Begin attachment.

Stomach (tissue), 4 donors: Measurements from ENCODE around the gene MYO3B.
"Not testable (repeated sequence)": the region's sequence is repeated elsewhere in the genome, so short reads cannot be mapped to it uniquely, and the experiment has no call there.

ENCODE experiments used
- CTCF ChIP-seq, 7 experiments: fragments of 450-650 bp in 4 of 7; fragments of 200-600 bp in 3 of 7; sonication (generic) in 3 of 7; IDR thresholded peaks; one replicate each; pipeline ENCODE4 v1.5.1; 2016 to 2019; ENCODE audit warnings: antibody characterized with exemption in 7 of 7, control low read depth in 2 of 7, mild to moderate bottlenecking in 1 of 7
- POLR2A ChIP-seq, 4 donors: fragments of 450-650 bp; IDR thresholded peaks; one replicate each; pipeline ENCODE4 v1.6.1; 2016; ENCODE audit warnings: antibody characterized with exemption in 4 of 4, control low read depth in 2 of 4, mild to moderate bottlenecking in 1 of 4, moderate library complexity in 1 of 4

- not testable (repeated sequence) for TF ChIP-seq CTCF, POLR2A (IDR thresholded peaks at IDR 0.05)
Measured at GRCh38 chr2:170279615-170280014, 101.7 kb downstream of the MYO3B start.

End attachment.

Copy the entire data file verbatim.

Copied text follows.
Stomach (tissue), 4 donors: Measurements from ENCODE around the gene MYO3B.
"Not testable (repeated sequence)": the region's sequence is repeated elsewhere in the genome, so short reads cannot be mapped to it uniquely, and the experiment has no call there.

ENCODE experiments used
- CTCF ChIP-seq, 7 experiments: fragments of 450-650 bp in 4 of 7; fragments of 200-600 bp in 3 of 7; sonication (generic) in 3 of 7; IDR thresholded peaks; one replicate each; pipeline ENCODE4 v1.5.1; 2016 to 2019; ENCODE audit warnings: antibody characterized with exemption in 7 of 7, control low read depth in 2 of 7, mild to moderate bottlenecking in 1 of 7
- POLR2A ChIP-seq, 4 donors: fragments of 450-650 bp; IDR thresholded peaks; one replicate each; pipeline ENCODE4 v1.6.1; 2016; ENCODE audit warnings: antibody characterized with exemption in 4 of 4, control low read depth in 2 of 4, mild to moderate bottlenecking in 1 of 4, moderate library complexity in 1 of 4

- not testable (repeated sequence) for TF ChIP-seq CTCF, POLR2A (IDR thresholded peaks at IDR 0.05)
Measured at GRCh38 chr2:170279615-170280014, 101.7 kb downstream of the MYO3B start.